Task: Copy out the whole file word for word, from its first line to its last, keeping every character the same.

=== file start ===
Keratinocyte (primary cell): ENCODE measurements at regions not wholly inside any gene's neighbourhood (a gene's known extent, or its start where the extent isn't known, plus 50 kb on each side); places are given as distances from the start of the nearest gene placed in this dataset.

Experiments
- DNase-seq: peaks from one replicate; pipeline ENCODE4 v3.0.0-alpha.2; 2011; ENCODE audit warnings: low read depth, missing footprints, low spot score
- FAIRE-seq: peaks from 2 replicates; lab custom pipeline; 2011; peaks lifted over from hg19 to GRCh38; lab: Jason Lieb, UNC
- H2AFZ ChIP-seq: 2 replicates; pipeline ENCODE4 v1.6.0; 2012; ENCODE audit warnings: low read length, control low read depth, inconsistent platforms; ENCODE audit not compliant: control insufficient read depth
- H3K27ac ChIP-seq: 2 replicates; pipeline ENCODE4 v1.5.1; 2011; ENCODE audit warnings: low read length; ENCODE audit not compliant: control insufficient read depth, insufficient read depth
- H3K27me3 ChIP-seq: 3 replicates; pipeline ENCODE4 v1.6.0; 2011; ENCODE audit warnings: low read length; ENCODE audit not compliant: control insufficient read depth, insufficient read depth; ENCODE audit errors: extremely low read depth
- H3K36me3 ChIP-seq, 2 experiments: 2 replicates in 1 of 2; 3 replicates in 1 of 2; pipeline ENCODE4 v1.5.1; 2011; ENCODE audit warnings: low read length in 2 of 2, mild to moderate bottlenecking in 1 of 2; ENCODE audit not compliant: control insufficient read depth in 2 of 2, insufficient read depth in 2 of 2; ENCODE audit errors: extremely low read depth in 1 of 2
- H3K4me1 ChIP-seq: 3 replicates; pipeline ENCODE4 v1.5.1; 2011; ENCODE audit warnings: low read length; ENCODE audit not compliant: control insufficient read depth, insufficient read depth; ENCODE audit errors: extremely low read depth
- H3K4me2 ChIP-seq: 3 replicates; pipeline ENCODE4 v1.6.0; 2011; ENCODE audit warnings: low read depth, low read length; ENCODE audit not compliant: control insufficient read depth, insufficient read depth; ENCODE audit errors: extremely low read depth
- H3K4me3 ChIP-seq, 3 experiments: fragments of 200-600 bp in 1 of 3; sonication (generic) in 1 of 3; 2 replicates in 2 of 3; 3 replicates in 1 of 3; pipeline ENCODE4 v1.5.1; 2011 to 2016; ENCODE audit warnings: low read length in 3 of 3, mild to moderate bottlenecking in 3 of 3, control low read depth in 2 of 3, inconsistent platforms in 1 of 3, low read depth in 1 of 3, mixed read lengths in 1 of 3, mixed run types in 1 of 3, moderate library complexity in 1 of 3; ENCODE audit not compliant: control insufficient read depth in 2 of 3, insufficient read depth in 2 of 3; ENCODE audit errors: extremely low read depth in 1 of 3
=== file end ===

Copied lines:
Keratinocyte (primary cell): ENCODE measurements at regions not wholly inside any gene's neighbourhood (a gene's known extent, or its start where the extent isn't known, plus 50 kb on each side); places are given as distances from the start of the nearest gene placed in this dataset.

Experiments
- DNase-seq: peaks from one replicate; pipeline ENCODE4 v3.0.0-alpha.2; 2011; ENCODE audit warnings: low read depth, missing footprints, low spot score
- FAIRE-seq: peaks from 2 replicates; lab custom pipeline; 2011; peaks lifted over from hg19 to GRCh38; lab: Jason Lieb, UNC
- H2AFZ ChIP-seq: 2 replicates; pipeline ENCODE4 v1.6.0; 2012; ENCODE audit warnings: low read length, control low read depth, inconsistent platforms; ENCODE audit not compliant: control insufficient read depth
- H3K27ac ChIP-seq: 2 replicates; pipeline ENCODE4 v1.5.1; 2011; ENCODE audit warnings: low read length; ENCODE audit not compliant: control insufficient read depth, insufficient read depth
- H3K27me3 ChIP-seq: 3 replicates; pipeline ENCODE4 v1.6.0; 2011; ENCODE audit warnings: low read length; ENCODE audit not compliant: control insufficient read depth, insufficient read depth; ENCODE audit errors: extremely low read depth
- H3K36me3 ChIP-seq, 2 experiments: 2 replicates in 1 of 2; 3 replicates in 1 of 2; pipeline ENCODE4 v1.5.1; 2011; ENCODE audit warnings: low read length in 2 of 2, mild to moderate bottlenecking in 1 of 2; ENCODE audit not compliant: control insufficient read depth in 2 of 2, insufficient read depth in 2 of 2; ENCODE audit errors: extremely low read depth in 1 of 2
- H3K4me1 ChIP-seq: 3 replicates; pipeline ENCODE4 v1.5.1; 2011; ENCODE audit warnings: low read length; ENCODE audit not compliant: control insufficient read depth, insufficient read depth; ENCODE audit errors: extremely low read depth
- H3K4me2 ChIP-seq: 3 replicates; pipeline ENCODE4 v1.6.0; 2011; ENCODE audit warnings: low read depth, low read length; ENCODE audit not compliant: control insufficient read depth, insufficient read depth; ENCODE audit errors: extremely low read depth
- H3K4me3 ChIP-seq, 3 experiments: fragments of 200-600 bp in 1 of 3; sonication (generic) in 1 of 3; 2 replicates in 2 of 3; 3 replicates in 1 of 3; pipeline ENCODE4 v1.5.1; 2011 to 2016; ENCODE audit warnings: low read length in 3 of 3, mild to moderate bottlenecking in 3 of 3, control low read depth in 2 of 3, inconsistent platforms in 1 of 3, low read depth in 1 of 3, mixed read lengths in 1 of 3, mixed run types in 1 of 3, moderate library complexity in 1 of 3; ENCODE audit not compliant: control insufficient read depth in 2 of 3, insufficient read depth in 2 of 3; ENCODE audit errors: extremely low read depth in 1 of 3